Employment Assurance scheme in India Upsc
Employment generation is the process of social development that gives people employment opportunities to meet their basic needs.
The Problem of poverty can be removed by providing employment and increasing the productivity of a low level of employment.
The government is taking several steps to remove poverty from the country. Employment Generation in the Indian Economy is done by Land Reforms, Employment generation, rural development, and several other schemes.
The land reforms were passed by the state governments, in order to improve the economic conditions of agricultural landless laborers. Example: Zamindari System is abolished.
Tenancy laws are passed by the state for protecting the Tenants. Tenancy laws help tenants to acquire possession over the land they cultivate.
Also, the state governments have passed legislation on the land ceilings on agriculture. That is the maximum amount of land a person can hold is fixed by law. The surplus lands are distributed to the landless laborers and small peasants.
Jawahar Gram Samridhi Yojana (JGSY)
It was introduced in April 1999 and it is a successor to Jawahar Rozgar Yojana. Its aim was to develop rural areas.
The cost-sharing is 75:25 between the Union and States. Infrastructure such as roads, hospitals, and schools was developed.
Another objective is to give sustained wage employment. This was given only to the people below the poverty line. The funds need to be spent for beneficiary schemes for SCs and STs.
3% Infrastructure allowed to disabled people.
National Social Assistance Programme (NSAP)
NSAP is a Centrally Sponsored Scheme. It was launched on August 15, 1995, by Article 41.
As per Article 41, the state should provide assistance to its people in case of unemployment, old age, sickness, and disablement. By that, the government provides financial assistance to the elderly, widows, and persons with disabilities.
In 1995, NSAP included three components, they are NOAPS (National Old Age Pension, NFBS (National Family Benefit Scheme), and NMBS (National Maternity Benefit Scheme).
In 2000, Annapurna Yojana was added to its by providing 10 kg of free rice to the beneficiaries who are covered in NOAPS.
In 2001, National Maternity Benefit Scheme is transferred to the Department of Family Welfare. In 2007, NSAP is renamed Indira Gandhi National Old Age Pension Scheme (IGNOAPS).
In 2009, NSAP was extended to widows of age 40-64 by Indira Gandhi National Widow Pension Scheme (IGNWPS) and also to disabilities affecting people who are aged 18-64 and living below the poverty line by Indira Gandhi National Disability Pension Scheme.
Employment Assurance Scheme (EAS)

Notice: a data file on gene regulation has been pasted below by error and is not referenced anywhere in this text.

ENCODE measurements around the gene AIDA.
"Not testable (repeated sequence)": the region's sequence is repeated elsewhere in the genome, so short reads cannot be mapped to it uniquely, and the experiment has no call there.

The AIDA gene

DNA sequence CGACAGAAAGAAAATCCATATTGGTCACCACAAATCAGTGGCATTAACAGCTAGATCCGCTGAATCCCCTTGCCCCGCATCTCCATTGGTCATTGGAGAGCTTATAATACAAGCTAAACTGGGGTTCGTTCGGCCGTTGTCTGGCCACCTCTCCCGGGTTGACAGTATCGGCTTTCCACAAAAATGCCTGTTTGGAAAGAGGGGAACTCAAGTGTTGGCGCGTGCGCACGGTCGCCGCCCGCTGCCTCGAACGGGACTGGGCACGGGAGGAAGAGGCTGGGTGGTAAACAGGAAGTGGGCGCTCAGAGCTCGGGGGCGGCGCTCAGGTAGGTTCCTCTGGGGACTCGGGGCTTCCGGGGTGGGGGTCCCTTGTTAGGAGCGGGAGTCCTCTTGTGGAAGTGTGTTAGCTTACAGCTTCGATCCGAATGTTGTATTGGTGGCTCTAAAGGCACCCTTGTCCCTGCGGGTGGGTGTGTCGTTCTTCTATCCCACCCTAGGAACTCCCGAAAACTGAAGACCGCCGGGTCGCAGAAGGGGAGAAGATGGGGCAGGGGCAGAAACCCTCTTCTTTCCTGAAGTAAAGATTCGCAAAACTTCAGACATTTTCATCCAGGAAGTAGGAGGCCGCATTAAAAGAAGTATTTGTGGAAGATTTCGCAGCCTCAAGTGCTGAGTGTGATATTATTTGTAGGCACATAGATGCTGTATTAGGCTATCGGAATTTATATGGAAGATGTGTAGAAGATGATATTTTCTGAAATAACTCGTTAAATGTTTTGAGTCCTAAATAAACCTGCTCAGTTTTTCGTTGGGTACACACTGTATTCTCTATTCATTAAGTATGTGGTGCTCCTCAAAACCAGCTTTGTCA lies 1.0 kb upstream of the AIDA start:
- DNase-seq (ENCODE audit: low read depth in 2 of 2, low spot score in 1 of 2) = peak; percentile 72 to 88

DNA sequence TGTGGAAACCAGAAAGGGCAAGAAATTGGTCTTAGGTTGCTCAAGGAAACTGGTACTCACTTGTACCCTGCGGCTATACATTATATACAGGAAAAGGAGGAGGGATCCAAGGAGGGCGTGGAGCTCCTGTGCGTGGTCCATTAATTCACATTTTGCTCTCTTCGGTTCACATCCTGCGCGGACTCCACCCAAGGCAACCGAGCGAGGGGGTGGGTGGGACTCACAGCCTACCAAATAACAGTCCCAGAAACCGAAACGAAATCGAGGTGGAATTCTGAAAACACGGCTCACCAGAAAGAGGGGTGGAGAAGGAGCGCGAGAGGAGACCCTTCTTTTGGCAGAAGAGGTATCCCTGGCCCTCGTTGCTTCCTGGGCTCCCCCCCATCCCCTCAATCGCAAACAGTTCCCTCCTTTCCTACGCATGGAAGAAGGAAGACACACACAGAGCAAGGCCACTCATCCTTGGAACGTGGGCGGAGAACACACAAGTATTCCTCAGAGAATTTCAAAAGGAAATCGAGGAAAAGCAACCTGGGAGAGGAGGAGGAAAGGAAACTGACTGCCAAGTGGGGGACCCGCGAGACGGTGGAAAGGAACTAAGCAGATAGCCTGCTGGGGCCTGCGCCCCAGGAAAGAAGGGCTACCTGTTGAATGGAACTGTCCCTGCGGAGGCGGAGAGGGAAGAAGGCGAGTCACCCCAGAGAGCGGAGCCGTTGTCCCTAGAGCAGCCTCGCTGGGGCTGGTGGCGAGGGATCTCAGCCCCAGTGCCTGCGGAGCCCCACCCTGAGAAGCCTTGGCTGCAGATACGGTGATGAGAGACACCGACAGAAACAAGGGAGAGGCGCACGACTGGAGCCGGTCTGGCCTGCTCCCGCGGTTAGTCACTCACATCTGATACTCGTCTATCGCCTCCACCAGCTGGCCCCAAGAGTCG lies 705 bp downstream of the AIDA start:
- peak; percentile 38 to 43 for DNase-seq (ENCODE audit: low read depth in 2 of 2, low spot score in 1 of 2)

It was started on October 2, 1993, in 1778 backward blocks in drought-prone, desert, tribal, and hill areas. It was expanded to cover all the 5,488 rural blocks of the country.
It gave wage employment to the rural poor. In September 2001, it was merged into the new Sampoorna Gramin Rozgar Yojana along with Jawahar Gram Samridhi Yojana.
Pradhan Mantri Gramodaya Yojana (PMGY)
It was introduced in the Budget for 2000-2001 with an allocation of Rs. 5,000 crore. Its focus is on health, primary education, drinking water, housing, and rural roads.
Common Property Rights in grazing lands, wastelands, forests, and water resources were made available to the rural people in the past.
They have been canceled in the recent past due to the commercialization and privatization of these rural community resources in the country.
Swarna Jayanti Shahari Rozgar Yojana (SJSRY)
Urban self-employment and urban wage-employment are the two special schemes under it. It substituted in December 1997 various programmes operated earlier for urban poverty alleviation.
It is funded on a 75: 25 basis between the Union and the States. The expenditure under this scheme was only Rs. 45.5 crore at the revised stage.
It was Rs. 39.21 crores in 2001-02 and an allocation of Rs. 105 crore was provided for 2002-03 (Economic Survey, 2002-03, p.217).
Integrated Rural Development Programme (IRDP)
The concept of an Integrated Rural Development Programme was first proposed in the central budget for 1976-77, and a beginning was made in this regard.
This programme was intended to assist the rural population to derive economic benefits from the development of assets of each area.
The programme with some modifications was introduced on an expanded scale in 1978-79, beginning with 2,300 blocks, of which 2000 were under common coverage with SFDA, DPAP, and CADP, with another 300 blocks added up during 1979-80.
Its coverage was extended to all the blocks of the country since October 2, 1980.
Besides the smaller and marginal farmers, this programme was more specific in regard to agricultural workers and landless laborers and additionally brought within its purview rural artisans also.
The programme emphasized the family rather than the individual approach in the identification of the beneficiaries.